riskyr: A toolbox for rendering risk literacy more transparent

Solving a problem simply means representing it
so as to make the solution transparent.

Simon, H.A. (1996). The Sciences of the Artificial

 

 

Hansjörg Neth, Felix Gaisbauer, Nico Gradwohl, Wolfgang Gaissmaier

riskyr: A toolbox for rendering risk literacy more transparent

Example of a riskyr prism plot.

Abstract:  Risk-related information — like the prevalence of conditions and the sensitivity and specificity of diagnostic tests or treatment decisions — can be expressed in terms of probabilities or frequencies. By providing a toolbox of methods and metrics, riskyr computes, translates, and displays risk-related information in a variety of ways. Offering multiple complementary perspectives on the interplay between key parameters renders teaching and training of risk literacy more transparent.

The goals of riskyr are less of a computational and more of a representational nature, by addressing the expression in and translation between different formats of risk-related information. Whereas people find it difficult to understand and compute information expressed in terms of probabilities, the same information is easier to understand and compute when expressed in terms of frequencies. But rather than just expressing probabilities in terms of frequencies, riskyr allows translating between formats and illustrates the relationships between different representations in a variety of ways. Switching between and interacting with different representations fosters transparency and boosts human understanding of risk-related information.

Basic assumptions and goals driving the current development of riskyr include:

  1. Effective training in risk literacy requires transparent representations, smart strategies, and simple tools.
  2. We aim for a set of (computational and representational) tools that facilitate various calculations, translations between formats, and a range of alternative views on the interplay between probabilities and frequencies.
  3. A variety of visualizations that illustrate the interplay of parameters and metrics facilitate active and explorative learning. It is particularly helpful to view relationships from alternative perspectives and to observe the change of one parameter as a function of others.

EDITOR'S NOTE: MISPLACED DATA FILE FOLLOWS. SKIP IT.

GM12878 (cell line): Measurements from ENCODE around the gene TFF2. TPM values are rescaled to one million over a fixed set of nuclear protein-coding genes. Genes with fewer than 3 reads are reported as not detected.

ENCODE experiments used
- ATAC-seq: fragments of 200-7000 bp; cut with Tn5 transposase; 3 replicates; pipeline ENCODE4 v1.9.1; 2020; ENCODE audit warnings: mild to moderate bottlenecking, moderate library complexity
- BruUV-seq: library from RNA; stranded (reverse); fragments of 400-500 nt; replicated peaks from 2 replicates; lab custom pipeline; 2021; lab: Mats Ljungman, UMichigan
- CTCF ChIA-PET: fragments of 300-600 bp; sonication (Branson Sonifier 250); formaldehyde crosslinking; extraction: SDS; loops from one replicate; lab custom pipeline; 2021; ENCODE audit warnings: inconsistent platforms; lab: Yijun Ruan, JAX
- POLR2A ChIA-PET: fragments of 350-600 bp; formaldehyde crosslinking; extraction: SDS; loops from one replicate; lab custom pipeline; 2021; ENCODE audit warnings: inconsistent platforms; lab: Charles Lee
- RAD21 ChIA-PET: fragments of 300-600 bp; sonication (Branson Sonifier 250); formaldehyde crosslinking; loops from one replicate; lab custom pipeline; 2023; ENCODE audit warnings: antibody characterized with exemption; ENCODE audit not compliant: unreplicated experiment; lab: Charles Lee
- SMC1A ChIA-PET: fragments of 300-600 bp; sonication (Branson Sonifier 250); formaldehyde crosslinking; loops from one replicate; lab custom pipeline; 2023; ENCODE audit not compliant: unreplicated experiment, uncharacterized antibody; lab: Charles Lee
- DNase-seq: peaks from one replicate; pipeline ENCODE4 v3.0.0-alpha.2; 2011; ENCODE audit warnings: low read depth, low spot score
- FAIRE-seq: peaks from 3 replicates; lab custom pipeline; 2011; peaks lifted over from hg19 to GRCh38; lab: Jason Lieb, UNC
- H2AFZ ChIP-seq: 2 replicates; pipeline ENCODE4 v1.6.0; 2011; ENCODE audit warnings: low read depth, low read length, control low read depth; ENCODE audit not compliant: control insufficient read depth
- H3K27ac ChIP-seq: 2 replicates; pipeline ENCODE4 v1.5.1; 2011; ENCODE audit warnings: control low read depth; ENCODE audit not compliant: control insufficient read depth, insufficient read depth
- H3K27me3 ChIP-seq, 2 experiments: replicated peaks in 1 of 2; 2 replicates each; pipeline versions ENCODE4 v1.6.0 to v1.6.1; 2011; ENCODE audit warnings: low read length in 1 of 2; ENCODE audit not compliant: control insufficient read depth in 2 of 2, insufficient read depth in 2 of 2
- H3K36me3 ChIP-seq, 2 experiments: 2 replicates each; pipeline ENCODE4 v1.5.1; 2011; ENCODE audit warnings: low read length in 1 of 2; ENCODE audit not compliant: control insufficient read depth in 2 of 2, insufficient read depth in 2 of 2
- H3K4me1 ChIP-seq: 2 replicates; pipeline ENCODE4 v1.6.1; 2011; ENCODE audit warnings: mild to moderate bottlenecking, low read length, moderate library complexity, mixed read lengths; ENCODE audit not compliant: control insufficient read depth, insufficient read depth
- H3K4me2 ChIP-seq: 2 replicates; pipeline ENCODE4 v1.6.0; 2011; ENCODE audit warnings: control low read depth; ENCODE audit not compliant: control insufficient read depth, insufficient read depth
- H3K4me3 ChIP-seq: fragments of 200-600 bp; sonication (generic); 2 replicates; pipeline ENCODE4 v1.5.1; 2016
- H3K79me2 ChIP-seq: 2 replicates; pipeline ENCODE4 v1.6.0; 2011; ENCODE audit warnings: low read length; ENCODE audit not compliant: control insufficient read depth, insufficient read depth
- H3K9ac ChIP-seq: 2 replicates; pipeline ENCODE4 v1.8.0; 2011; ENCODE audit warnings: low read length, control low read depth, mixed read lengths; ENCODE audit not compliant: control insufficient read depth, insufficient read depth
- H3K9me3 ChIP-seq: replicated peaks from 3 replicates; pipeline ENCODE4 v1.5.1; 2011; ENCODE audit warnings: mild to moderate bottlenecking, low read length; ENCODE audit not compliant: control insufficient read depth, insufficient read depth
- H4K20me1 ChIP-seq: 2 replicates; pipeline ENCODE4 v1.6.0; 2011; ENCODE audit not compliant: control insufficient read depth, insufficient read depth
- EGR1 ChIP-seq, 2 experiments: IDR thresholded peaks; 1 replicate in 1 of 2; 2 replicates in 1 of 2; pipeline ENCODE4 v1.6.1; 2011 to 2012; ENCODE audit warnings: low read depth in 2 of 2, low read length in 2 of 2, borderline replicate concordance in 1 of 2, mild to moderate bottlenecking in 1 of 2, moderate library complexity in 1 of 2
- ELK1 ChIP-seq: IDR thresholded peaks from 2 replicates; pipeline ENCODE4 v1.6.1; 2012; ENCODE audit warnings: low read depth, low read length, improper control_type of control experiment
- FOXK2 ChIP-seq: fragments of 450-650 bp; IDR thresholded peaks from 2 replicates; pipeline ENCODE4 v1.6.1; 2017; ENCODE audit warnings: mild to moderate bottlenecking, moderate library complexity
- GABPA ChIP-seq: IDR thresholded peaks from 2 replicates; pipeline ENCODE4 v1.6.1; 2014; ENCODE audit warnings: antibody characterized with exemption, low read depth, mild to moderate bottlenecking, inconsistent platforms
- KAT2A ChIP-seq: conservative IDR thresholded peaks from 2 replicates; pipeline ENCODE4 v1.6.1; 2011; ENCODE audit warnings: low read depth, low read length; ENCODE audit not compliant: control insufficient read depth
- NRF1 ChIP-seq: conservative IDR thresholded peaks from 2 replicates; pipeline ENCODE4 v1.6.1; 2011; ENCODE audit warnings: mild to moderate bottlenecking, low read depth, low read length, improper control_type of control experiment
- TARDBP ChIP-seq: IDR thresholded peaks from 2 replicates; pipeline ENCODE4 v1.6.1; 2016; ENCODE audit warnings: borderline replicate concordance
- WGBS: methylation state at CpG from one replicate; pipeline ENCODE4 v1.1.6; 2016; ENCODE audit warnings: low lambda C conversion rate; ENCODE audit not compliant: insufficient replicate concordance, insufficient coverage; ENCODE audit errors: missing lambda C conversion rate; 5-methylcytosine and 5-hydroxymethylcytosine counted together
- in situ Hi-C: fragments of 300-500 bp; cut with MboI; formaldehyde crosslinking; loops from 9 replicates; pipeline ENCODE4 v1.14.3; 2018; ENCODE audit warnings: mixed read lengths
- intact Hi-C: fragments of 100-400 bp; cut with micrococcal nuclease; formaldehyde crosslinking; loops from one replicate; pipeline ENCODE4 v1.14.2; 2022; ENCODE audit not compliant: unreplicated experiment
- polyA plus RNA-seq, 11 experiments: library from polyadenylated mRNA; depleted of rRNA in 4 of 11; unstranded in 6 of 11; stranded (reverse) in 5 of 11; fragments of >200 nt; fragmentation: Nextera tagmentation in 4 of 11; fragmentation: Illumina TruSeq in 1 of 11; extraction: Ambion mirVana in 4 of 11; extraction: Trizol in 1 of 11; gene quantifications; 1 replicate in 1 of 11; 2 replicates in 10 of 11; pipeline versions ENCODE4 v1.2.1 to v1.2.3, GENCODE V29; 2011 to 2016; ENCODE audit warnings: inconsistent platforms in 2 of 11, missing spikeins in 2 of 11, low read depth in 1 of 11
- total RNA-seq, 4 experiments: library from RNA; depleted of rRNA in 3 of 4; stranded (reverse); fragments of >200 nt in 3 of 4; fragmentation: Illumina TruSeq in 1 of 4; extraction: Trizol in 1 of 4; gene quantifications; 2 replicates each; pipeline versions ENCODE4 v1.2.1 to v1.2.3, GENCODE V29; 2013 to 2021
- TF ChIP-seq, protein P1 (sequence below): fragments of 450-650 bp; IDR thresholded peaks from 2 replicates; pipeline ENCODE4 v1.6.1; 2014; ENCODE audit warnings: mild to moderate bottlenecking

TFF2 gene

Based on these assumptions and goals, we provide a range of computational and representational tools. Importantly, the objects and functions in the riskyr toolbox are not isolated, but complement, explain, and support each other. All functions and visualizations can also be used separately and explored interactively, providing immediate feedback on the effect of changes in parameter values. By providing a variety of customization options, users can explore and design representations of risk-related information that suit their personal needs and goals.

Summary:  We introduce the R package riskyr, which computes, translates, and displays risk-related information in a variety of ways. Offering multiple complementary perspectives on the interplay between key parameters renders teaching and training of risk literacy more transparent.

Keywords:  Risk literacy, risk perception, Bayesian probabilities, natural frequencies, visualization.

Reference:  Neth, H., Gaisbauer, F., Gradwohl, N., & Gaissmaier, W. (2018). riskyr: A toolbox for rendering risk literacy more transparent. Social Psychology and Decision Sciences, University of Konstanz, Germany. Computer software (R package version 0.1.0, Feb. 19, 2018). Retrieved from https://CRAN.R-project.org/package=riskyr.

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Examples:  The following visualizations are generated by riskyr:

Example of a riskyr area plot (or mosaic diagram).

Example of a riskyr curve plot.

Example of a riskyr plane plot.

Resources: 

Example of a riskyr prism plot (or frequency tree diagram).

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